Lieb and Thistle (2006) emphasize the changing dynamics of women's economic empowerment, highlighting the need for policy actions that consider both their reproductive and productive abilities.


To tackle the structural challenges surrounding breastfeeding, mindful strategies are imperative. These approaches must address both personal and systemic obstacles. Implementing inclusive policies like paid parental leave and lactation support programs in workplaces are crucial. These measures empower mothers to breastfeed without compromising their professional goals.


Additionally, efforts to promote breastfeeding education and support can dismantle cultural barriers, fostering a more nurturing and inclusive environment for nursing mothers.


Reframing breastfeeding: Recognizing the importance of breastfeeding support


The commercialization of human milk-based formulas, as highlighted by Smith (2013), emphasizes the necessity to rethink our approach to promoting and supporting breastfeeding. Limiting our perspective of breastfeeding to its health benefits overlooks its broader social and cultural significance. Oakley and O'Connor (2015) advocate for a compassionate approach to policy making, recognizing the intrinsic value of care giving and advocating for its rightful acknowledgment and compensation.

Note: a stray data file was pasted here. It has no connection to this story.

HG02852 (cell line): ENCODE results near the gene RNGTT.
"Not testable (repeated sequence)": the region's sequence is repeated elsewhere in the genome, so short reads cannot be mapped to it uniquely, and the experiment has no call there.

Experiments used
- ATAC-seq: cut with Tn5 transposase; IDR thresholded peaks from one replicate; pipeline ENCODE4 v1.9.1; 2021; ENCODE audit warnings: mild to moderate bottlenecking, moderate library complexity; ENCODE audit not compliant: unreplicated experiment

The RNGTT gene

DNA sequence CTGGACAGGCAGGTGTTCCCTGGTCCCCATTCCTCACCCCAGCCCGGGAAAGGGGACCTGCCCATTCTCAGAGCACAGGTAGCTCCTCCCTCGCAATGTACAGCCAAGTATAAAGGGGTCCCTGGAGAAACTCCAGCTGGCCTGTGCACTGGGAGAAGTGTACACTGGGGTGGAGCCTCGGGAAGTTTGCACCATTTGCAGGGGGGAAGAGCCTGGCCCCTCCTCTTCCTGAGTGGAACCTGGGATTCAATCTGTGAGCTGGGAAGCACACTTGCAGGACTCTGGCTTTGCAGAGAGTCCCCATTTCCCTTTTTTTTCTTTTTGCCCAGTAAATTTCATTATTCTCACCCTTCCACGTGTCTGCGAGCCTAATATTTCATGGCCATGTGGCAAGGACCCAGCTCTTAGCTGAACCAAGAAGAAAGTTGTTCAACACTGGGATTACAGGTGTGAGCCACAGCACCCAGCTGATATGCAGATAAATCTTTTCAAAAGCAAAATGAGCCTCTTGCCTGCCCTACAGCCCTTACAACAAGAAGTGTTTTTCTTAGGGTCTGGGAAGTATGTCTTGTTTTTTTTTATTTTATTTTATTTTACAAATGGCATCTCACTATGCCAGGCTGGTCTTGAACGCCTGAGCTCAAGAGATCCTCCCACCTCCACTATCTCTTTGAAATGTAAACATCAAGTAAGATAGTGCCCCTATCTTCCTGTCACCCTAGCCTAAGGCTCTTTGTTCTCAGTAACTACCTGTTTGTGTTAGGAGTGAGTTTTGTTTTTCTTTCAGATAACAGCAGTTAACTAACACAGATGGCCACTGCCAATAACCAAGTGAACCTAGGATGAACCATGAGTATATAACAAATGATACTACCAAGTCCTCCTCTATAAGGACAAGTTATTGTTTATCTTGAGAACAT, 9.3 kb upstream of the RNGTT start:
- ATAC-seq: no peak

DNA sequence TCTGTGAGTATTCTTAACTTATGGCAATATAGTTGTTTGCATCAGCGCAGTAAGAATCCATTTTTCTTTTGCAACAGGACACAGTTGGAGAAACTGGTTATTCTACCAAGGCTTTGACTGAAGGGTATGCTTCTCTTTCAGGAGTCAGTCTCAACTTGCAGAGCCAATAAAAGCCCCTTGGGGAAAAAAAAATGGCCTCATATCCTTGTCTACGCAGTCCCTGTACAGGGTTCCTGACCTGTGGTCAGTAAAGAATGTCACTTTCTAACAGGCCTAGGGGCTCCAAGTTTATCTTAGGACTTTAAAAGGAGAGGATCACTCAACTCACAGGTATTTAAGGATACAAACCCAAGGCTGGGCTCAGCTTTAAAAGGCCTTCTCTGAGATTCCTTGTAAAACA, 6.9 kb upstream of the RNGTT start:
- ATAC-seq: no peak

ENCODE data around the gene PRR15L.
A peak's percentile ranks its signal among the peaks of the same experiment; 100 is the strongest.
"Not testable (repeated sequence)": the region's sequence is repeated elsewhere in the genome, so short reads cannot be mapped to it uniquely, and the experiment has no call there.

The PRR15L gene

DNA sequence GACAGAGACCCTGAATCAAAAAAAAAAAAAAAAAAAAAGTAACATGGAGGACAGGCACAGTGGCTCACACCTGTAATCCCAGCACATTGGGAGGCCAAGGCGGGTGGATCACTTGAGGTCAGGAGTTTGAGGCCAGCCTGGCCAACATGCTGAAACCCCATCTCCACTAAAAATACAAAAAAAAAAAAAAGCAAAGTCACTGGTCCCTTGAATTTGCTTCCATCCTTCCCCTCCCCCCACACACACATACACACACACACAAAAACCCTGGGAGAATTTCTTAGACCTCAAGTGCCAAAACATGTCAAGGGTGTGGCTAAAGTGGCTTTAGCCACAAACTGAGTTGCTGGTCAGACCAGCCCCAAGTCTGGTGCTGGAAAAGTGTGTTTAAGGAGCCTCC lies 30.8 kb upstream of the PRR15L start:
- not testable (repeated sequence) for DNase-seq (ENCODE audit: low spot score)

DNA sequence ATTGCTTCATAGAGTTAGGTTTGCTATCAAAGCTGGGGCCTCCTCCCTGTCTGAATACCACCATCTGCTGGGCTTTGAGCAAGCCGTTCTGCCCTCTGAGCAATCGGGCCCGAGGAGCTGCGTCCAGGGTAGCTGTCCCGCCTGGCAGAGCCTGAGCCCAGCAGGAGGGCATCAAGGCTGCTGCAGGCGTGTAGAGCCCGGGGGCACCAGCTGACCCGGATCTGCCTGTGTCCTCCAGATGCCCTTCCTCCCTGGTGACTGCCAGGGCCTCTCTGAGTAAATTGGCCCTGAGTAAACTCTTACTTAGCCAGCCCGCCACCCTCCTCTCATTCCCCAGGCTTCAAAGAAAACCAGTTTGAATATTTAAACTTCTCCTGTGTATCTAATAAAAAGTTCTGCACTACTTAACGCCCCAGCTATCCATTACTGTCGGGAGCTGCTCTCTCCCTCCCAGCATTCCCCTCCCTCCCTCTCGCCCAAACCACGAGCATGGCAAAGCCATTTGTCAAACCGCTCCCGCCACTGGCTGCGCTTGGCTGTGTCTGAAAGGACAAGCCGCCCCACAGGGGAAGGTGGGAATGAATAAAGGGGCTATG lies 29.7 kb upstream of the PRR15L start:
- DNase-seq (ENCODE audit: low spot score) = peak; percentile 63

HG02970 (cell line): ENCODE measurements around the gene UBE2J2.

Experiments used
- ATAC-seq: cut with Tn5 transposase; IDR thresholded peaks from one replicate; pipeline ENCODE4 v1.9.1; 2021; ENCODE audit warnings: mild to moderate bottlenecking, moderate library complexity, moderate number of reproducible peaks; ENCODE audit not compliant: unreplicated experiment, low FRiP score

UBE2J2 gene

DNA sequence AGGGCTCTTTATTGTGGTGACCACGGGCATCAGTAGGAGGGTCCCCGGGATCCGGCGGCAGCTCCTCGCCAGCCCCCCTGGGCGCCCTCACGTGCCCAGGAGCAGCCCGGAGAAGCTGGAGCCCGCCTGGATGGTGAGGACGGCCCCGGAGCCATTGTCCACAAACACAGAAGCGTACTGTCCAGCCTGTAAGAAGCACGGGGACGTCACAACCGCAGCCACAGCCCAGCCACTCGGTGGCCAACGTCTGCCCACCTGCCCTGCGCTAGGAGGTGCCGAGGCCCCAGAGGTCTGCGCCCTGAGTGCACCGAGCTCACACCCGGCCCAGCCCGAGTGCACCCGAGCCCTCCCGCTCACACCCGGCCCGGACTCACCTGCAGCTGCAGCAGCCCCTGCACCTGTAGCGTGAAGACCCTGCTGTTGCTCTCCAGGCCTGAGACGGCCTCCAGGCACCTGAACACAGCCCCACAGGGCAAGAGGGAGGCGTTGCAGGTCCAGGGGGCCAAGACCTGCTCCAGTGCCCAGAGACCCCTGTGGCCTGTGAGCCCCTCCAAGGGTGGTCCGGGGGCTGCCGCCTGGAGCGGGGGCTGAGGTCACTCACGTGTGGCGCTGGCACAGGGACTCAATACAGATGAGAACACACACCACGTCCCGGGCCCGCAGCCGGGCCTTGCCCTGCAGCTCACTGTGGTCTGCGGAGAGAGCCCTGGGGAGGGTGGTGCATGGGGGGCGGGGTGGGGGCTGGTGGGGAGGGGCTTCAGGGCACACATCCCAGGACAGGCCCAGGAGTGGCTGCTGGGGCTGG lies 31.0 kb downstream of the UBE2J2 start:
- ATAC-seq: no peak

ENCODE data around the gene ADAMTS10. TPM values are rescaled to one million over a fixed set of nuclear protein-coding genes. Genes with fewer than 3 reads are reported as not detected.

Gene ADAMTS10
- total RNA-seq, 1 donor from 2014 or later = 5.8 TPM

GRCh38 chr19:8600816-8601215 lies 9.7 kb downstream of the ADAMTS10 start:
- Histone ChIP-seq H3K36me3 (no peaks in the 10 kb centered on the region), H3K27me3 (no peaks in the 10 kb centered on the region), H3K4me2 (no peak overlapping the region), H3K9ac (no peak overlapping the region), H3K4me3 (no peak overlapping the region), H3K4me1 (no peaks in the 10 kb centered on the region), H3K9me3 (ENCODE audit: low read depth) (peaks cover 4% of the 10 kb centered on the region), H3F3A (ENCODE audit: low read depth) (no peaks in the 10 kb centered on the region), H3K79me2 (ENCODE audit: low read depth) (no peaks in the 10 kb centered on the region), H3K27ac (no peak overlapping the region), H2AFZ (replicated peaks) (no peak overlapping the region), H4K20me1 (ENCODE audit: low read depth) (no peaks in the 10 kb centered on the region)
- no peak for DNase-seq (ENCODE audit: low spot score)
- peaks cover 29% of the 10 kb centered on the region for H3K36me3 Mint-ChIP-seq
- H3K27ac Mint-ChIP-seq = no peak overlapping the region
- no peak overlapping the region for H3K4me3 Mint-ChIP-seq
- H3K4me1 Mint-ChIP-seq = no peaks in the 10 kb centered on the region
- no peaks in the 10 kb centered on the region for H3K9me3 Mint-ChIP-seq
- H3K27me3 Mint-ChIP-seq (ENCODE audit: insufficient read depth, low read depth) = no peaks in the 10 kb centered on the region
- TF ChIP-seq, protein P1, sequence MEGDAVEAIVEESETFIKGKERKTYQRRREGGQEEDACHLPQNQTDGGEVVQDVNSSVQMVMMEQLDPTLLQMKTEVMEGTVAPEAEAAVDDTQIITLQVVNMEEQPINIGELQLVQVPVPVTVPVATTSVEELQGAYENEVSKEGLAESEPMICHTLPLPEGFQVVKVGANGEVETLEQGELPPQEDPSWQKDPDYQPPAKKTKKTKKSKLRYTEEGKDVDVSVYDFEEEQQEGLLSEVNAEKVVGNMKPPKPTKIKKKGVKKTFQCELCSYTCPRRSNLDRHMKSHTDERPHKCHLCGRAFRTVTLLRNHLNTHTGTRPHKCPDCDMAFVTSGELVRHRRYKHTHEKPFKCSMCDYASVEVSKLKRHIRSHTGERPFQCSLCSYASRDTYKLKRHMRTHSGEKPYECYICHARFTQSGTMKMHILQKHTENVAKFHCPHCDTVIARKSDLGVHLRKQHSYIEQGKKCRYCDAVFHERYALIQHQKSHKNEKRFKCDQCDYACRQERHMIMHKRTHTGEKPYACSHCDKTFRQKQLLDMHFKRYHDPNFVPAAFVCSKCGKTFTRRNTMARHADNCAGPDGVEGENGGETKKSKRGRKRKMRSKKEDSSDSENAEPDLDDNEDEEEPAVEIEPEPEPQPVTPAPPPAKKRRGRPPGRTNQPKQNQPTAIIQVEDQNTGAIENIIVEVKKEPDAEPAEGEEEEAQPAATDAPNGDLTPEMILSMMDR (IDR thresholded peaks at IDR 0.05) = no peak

Re imagining breastfeeding as valuable care work requires a fundamental change in perspective that goes beyond traditional ideas of productivity and labor. By recognizing the inherent value of caregiving and implementing supportive policies and programs, we can foster a society that respects and enables mothers to make informed choices about how they feed their infants. Embracing breastfeeding as a fundamental aspect of maternal well-being and child health not only enhances individual families but also establishes the groundwork for a more just and empathetic society.


Conclusion: Empowering mothers, redefining care